On the surface, Moscow's mayoral polls went just as expected. Putin's outspoken opponent Alexei Navalny had a respectable showing despite his loss. But another result is more significant, writes DW's Ingo Mannteufel.
It was clear right from the start that Putin's friend and Kremlin-backed candidate Sergei Sobyanin would continue to serve as Moscow's mayor in the coming years. Ultimately, it was his formal resignation from office that prompted an early election, and he had more than just an incumbent's advantage going into the polls on Sunday (08.09.2013). Sobyanin enjoys not just Putin's support but also that of what Russians will recognize as the "administrative resources" of the city - its bureaucrats, police officers, justice system and TV media, all of whom portrayed him as a caring and capable father to the city.
As such, opposition candidate Alexei Navalny faced slim chances from the outset. His campaign focused on raising his profile in the hopes of forcing Sobyanin into a second round of voting. Navalny didn't rack up the votes needed to do so, thanks certainly to the fact that Putin's Russia does not allow for real political showdowns.
It's important, though, to distinguish here between the long-term manipulation of votes and concrete acts of fraud on election day itself. There's certainly a case to be made for the former in this instance, but the results of Moscow's mayoral race cannot be explained by that manipulation alone.
The key number to emerge from the vote was the low amount of voter participation. Just around one third of all Muscovites turned out at the polls. Moscow is commonly seen as Russia's political epicenter where the fate of the country has always been decided in the decades gone by. Against that backdrop, voter turnout seems crushingly small.
That's all the more surprising in light of the fact that Putin introduced reforms that prevented Moscow from directly electing its mayor for the last 10 years. One would have expected them to welcome this chance at determining the course of their community with open arms.
The disinterest among voters gives expression to many Muscovites' frustration with a system of politics they see as being steered from above. The Kremlin-backed incumbent was unable to mobilize traditionally-minded voter blocs just as the opposition candidate could drum up only limited support from the communists or the Liberal Democratic Party of Russia (LDPR) populists.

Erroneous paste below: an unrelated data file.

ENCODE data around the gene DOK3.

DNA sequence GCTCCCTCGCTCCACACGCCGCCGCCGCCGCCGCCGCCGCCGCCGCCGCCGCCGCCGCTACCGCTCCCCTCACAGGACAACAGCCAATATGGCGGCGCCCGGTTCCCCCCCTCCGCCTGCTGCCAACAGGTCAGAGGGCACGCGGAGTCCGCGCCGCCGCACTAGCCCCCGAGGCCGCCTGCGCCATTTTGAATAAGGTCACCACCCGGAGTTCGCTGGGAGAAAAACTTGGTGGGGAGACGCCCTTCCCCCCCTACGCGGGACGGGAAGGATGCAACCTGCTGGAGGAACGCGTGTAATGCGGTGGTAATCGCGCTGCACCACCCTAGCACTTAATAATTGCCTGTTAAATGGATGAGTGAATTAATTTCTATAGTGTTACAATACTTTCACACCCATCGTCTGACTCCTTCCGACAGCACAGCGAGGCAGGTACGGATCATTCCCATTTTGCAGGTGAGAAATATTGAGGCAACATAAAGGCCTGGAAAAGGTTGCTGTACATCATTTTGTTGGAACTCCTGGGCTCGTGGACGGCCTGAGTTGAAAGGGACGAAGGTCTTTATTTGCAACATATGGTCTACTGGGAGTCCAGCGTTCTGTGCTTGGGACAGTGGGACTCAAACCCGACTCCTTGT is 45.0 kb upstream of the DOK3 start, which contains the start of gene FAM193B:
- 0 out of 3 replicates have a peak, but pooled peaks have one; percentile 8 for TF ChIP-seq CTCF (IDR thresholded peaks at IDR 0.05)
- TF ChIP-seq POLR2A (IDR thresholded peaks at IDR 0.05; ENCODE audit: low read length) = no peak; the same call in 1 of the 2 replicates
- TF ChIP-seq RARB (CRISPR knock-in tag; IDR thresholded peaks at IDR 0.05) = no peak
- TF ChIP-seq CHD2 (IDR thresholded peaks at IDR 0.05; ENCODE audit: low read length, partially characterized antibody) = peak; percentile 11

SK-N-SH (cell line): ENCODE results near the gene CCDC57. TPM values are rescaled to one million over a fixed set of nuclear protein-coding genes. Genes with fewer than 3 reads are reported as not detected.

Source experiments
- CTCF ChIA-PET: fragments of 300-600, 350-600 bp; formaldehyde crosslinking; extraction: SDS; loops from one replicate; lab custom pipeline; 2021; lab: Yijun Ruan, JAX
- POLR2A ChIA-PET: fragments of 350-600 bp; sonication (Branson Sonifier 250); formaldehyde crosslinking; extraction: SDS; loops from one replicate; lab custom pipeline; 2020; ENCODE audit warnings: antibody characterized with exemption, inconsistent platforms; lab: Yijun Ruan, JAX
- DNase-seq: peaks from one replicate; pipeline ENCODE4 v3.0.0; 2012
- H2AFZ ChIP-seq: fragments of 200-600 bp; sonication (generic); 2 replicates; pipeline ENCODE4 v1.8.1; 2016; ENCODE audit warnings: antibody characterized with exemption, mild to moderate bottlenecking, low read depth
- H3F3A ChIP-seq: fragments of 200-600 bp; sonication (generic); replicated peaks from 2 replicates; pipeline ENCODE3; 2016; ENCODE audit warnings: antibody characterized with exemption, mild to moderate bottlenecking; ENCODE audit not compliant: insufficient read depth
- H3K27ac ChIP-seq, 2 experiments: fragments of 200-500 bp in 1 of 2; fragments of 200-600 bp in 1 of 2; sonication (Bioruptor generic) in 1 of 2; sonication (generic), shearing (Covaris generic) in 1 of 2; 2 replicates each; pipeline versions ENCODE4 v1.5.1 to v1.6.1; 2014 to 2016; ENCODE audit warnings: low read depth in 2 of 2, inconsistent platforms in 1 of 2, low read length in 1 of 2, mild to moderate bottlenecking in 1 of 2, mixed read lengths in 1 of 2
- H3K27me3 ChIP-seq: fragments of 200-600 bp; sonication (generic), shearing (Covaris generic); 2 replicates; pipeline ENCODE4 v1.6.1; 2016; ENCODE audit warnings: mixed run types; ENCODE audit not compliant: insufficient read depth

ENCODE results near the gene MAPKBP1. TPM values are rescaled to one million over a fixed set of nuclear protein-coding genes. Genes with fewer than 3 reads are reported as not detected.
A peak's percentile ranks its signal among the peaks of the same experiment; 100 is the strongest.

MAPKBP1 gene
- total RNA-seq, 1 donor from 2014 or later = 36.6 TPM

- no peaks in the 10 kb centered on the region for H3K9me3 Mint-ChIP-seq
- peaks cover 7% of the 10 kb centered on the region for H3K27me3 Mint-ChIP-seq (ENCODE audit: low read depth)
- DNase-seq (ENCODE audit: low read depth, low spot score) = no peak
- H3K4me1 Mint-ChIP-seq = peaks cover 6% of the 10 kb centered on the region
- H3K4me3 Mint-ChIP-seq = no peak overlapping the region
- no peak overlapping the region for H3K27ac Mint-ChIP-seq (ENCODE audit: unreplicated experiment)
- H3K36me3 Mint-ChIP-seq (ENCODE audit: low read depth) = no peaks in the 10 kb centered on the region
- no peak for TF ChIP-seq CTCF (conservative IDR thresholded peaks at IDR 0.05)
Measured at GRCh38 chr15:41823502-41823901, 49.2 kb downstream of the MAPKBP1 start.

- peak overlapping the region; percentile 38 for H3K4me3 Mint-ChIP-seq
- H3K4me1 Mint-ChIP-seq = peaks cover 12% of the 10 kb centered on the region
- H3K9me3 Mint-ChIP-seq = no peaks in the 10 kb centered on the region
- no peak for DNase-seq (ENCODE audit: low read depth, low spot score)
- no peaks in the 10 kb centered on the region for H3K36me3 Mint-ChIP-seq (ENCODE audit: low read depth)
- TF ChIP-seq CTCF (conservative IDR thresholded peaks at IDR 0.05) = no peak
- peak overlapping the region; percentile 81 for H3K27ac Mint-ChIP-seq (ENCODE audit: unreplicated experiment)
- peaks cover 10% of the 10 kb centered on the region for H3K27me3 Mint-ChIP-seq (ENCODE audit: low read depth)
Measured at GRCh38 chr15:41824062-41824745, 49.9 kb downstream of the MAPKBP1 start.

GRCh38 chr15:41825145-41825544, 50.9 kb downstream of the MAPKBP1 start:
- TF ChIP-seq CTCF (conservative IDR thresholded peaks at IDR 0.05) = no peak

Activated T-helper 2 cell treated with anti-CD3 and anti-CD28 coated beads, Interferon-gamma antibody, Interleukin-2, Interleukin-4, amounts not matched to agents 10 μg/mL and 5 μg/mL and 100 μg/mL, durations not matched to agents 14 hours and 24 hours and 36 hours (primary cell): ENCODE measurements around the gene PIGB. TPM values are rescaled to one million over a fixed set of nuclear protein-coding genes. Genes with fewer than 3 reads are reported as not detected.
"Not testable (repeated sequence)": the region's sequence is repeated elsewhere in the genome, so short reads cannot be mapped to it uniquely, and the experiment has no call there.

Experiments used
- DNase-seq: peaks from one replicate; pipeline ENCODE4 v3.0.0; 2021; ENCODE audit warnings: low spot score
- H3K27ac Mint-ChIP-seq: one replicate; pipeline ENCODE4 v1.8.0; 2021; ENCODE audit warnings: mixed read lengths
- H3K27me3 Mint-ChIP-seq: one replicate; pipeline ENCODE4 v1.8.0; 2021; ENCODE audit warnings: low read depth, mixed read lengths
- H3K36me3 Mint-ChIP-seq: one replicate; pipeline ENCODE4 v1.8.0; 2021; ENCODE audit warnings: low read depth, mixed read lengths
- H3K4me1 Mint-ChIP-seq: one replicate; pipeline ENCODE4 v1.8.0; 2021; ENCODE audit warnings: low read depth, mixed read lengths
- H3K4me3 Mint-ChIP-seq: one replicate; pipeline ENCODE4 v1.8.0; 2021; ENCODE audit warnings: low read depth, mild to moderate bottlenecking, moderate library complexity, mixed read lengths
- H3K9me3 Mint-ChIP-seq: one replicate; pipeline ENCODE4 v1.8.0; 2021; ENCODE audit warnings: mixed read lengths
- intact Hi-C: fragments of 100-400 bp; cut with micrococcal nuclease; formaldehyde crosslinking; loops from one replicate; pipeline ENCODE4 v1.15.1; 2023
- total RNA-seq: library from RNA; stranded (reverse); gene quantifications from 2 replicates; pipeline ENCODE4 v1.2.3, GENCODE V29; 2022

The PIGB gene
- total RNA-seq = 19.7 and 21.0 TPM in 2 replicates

Success or not for Navalny?
Coming in second, the outspoken Putin critic Alexei Navalny did score a respectable amount of votes, but he mobilized just part of the opposition-minded within Moscow's middle class. Russian billionaire Mikhail Prokhorov, who campaigned on a liberal platform against Vladimir Putin in Russia's presidential election a year ago, managed at the time to get around 20 percent of Moscow's votes with a turnout that was twice as high. That outcome revealed that Moscow has the voter potential for a different and more liberal approach to politics, even if Navalny proved unable to tap into it.
While Navalny emerges from the race as the leading figure in the radical opposition to Putin, it's clear that he's not yet addressing the entire opposition-minded middle class in Russia.
Those looking for hope should look elsewhere, to Russia's fourth-biggest city, Yekaterinburg, in the Ural region. There, Yevgeny Roizman, an ally of the liberal billionaire Prokhorov, is leading against a candidate backed by the powerful United Russia party, which Putin founded. Under Yekaterinburg's differing voting system, he could win in the first round with a simple majority.
Roizman's victory would be a small sensation because it would show that the Kremlin can be undercut even in one of Russia's big and important cities. And, after all, before the first Russian President Boris Yeltsin ascended to the top in Moscow, he began his career in Sverdlovsk - known today as Yekaterinburg.
On his first visit to the United States, Sigmar Gabriel has rejected a suggestion that Germany shoulder the weight of a European growth spurt. Soon, the vice chancellor will also have talks on an EU-US trade agreement.
Meeting in Berlin, Chancellor Merkel and John Kerry have lauded the US-German alliance. Twenty-five years after the fall of the Berlin Wall, they also acknowledged the threat to peace posed by the ongoing Ukraine crisis.
At their most recent football match in Belgrade riots broke out between Albanians and Serbians over a propaganda banner. Albania's Prime Minister Edi Rama told DW that both countries want to look forward together.
What makes Germans tick? That's what Anna Magdalena Bössen wants to find out. She is biking through Germany to get to know the country better. Along the way, she recites German poetry in exchange for a place to stay.